U.S. live cattle futures bounded higher on Tuesday as unexpectedly strong wholesale beef prices triggered active short-covering, said analysts and traders.
The U.S. Department of Agriculture showed the wholesale price for choice beef on Tuesday at $196.17 per hundredweight (cwt), up $2.12 from Monday, and the select price was $174.67, up $1.74 (all figures US$).
Fund buying was activated as the Chicago Mercantile Exchange December live cattle surpassed the 40- and 20-day moving averages of 126.47 cents and 126.82 cents.
February futures attracted fund buying after they blew through the key 100-day moving average of 130.81 cents.
Spot December cattle closed up 0.95 cent per pound, or 0.76 per cent, at 126.55 cents. Most-actively traded February ended 1.675 cents higher, or 1.29 per cent, at 131.95 cents.
Cattle were lower early due to lower cash cattle price expectations and 112 deliveries posted on Monday against the CME December.
"Regardless of the reason for today’s rally, the industry is now dealing with a major dysfunctional market. Cash is moving one direction and the futures in the other," said David Hales, president of Hales Cattle Trading Co.
The gains in futures may encourage sellers in the cash market to hold out for more money this week. However, ample cattle supplies this week may give beef packers leverage to pay lower prices and improve margins.
So far this week, no cash bids or asking prices were reported.
Packers last week paid $124 per cwt for cattle in Kansas and Nebraska, down $1 from the week before. Live-basis cattle in Texas also brought $124, compared with $126 to $128 the previous week.
HedgersEdge.com put the average beef packer margin for Tuesday at a negative $50 per head, compared with a negative $69.45 on Monday and a negative $67.55 for Dec. 4.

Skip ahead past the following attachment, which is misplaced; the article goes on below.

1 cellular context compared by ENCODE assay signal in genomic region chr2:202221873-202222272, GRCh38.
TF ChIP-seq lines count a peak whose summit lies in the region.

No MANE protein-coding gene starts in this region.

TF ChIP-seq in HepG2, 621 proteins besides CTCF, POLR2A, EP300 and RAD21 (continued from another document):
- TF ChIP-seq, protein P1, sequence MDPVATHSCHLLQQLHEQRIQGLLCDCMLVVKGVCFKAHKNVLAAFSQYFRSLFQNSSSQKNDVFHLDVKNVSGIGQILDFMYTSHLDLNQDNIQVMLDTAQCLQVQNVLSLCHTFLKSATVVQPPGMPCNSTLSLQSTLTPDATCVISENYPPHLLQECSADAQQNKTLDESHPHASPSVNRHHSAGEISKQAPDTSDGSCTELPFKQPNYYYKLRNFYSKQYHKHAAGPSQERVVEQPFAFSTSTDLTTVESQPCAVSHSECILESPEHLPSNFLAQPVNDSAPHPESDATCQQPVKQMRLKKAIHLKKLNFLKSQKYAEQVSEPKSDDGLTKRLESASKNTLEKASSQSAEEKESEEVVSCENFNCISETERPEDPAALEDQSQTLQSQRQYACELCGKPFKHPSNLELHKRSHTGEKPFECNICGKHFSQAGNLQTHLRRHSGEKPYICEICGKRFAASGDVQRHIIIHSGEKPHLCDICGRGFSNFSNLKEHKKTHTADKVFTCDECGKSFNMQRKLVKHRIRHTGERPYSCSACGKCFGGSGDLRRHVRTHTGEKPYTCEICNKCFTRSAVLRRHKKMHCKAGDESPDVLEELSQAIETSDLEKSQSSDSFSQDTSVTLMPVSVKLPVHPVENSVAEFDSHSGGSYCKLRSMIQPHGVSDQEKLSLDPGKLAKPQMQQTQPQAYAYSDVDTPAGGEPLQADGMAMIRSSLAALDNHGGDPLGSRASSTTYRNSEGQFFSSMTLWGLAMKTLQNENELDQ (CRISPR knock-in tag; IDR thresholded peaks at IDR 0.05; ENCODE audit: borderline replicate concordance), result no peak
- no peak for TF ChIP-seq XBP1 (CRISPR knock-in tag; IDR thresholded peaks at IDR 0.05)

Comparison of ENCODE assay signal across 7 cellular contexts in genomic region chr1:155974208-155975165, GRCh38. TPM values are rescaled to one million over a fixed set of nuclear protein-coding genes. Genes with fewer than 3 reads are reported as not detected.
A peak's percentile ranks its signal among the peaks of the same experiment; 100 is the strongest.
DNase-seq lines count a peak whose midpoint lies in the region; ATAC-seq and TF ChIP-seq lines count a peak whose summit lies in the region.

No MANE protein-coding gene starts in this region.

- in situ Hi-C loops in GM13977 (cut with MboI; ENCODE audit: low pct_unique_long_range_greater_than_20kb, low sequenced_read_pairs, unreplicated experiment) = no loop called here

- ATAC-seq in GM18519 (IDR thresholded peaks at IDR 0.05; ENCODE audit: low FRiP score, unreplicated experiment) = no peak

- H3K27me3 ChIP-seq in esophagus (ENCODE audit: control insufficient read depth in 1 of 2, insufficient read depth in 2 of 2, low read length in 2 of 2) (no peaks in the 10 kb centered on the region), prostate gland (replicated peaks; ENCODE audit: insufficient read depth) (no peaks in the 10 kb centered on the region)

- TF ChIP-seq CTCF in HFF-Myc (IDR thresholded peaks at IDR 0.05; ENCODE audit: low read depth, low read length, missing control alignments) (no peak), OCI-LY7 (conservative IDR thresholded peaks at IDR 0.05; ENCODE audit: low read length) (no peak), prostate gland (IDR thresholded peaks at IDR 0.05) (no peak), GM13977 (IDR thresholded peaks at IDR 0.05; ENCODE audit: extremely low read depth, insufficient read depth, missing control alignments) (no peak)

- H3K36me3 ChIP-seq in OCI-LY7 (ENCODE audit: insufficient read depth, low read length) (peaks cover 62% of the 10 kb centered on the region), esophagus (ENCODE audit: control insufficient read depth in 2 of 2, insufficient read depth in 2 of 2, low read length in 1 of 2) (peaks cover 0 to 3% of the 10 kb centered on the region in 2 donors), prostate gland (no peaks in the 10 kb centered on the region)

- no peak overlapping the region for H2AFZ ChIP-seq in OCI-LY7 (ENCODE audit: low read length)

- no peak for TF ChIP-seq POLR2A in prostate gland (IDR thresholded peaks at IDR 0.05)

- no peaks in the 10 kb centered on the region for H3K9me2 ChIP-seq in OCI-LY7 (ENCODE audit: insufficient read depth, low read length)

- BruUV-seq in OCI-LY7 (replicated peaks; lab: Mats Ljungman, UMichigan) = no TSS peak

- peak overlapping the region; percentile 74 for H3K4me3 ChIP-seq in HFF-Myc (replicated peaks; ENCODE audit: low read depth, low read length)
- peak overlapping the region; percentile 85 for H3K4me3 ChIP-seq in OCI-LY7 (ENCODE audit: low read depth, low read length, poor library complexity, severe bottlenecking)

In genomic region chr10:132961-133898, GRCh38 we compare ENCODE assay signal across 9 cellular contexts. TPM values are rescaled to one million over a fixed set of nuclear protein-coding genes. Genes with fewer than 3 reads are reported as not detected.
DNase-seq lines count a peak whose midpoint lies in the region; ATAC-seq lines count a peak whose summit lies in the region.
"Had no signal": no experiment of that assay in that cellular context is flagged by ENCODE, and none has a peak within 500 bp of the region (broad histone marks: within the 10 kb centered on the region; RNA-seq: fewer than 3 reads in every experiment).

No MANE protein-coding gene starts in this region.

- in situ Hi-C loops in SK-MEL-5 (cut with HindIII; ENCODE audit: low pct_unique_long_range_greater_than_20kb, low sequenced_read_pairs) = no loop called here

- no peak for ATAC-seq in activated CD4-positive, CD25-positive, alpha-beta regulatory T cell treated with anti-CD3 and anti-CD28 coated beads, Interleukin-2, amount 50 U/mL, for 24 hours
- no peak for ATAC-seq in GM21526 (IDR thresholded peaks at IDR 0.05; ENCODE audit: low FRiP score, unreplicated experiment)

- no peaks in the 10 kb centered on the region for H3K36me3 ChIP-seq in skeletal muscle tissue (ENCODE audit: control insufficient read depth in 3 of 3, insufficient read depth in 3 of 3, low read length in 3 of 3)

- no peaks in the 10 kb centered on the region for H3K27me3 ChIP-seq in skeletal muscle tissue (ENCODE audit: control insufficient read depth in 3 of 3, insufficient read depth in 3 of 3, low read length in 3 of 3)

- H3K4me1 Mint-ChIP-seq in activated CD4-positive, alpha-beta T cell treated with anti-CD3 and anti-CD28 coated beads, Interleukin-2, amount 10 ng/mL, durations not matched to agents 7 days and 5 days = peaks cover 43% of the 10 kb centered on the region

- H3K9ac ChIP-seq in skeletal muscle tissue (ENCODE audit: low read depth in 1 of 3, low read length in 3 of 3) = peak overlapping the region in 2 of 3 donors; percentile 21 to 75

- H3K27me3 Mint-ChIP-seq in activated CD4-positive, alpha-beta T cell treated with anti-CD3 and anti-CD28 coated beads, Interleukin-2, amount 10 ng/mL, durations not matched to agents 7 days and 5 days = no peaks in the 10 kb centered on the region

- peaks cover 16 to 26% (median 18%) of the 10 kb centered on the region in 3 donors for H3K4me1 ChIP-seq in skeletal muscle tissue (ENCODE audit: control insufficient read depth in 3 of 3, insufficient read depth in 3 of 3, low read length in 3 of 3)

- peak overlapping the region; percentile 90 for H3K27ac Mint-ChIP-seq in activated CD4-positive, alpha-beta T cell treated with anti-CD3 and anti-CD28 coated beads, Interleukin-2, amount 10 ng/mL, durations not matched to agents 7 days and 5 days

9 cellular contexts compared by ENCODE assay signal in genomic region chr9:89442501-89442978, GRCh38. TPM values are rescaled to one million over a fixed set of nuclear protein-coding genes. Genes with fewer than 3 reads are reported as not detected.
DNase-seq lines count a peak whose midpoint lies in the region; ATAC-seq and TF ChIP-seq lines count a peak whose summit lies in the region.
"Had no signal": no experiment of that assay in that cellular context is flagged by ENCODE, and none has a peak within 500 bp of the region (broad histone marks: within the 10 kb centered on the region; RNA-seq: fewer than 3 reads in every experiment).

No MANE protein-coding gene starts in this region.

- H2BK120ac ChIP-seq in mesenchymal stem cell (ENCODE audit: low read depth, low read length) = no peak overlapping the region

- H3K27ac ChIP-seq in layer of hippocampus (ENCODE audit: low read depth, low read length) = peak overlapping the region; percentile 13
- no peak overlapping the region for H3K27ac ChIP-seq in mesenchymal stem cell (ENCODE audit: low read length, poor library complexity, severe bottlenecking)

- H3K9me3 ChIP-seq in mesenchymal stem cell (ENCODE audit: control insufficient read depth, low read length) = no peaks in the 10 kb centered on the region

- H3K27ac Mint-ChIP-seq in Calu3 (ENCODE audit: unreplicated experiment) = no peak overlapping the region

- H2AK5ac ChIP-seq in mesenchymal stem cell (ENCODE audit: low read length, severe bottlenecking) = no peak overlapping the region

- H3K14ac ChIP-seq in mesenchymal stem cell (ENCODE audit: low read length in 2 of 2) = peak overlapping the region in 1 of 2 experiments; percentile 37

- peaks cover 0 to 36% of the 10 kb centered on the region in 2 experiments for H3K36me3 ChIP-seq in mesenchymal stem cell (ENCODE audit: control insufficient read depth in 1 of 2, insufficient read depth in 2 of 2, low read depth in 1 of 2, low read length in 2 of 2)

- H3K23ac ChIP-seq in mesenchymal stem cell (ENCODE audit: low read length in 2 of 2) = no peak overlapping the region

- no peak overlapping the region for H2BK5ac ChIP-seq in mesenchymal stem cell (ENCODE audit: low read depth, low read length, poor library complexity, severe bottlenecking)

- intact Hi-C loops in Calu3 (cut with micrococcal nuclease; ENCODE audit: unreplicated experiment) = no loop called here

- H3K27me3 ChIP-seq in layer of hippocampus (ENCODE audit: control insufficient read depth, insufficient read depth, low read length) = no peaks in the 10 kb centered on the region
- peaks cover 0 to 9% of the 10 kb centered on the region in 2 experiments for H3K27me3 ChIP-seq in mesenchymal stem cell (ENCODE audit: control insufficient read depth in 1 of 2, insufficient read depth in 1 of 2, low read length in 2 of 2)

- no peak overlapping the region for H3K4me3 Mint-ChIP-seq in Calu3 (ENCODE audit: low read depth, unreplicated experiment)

CME feeder cattle was lifted by the higher live cattle market, short-covering and a weak corn market. Corn was pressured by lower wheat prices.
January feeder cattle closed up 2.3 cents per pound, or 1.54 per cent, at 152.075 cents. March rose 2.175
cents, or 1.43 per cent, at 154.375 cents.
Hogs rise with cattle
Aside from December hog futures, other hog contracts rose in tandem with the live cattle market, said traders and analysts.
December hog futures were pressured by lower cash hog prices, which significantly helped improve packer margins, a trader said. The contract is set to expire on Friday.
USDA’s Tuesday market data showed the average price for hogs in the most-watched Iowa/Minnesota direct market at $77.93 cents/cwt, down $1.40 from Monday and down $7.72 from a week earlier.
The average pork packer margin for Tuesday was estimated at a positive $2.90 per head, compared with a negative 90 cents per head on Monday and a negative $1.80 for Dec. 4, according to HedgersEdge.com.
Processors balked at raising cash bids due to sluggish wholesale pork demand and ample supplies, the trader said.
In the futures, spreaders bought deferred contracts in anticipation of tighter hog supplies next year after the historic drought last summer forced producers to cull herds.
Spot December hog futures settled at 82.1 cents per pound, down 0.05 cent, or 0.06 per cent.
Most-actively traded February finished at 84.15 cents, up 0.225 cent, or 0.27 per cent. April hogs closed at 89.45 cents, up 0.5 cent, or 0.56 per cent.
— Theopolis Waters writes for Reuters from Chicago.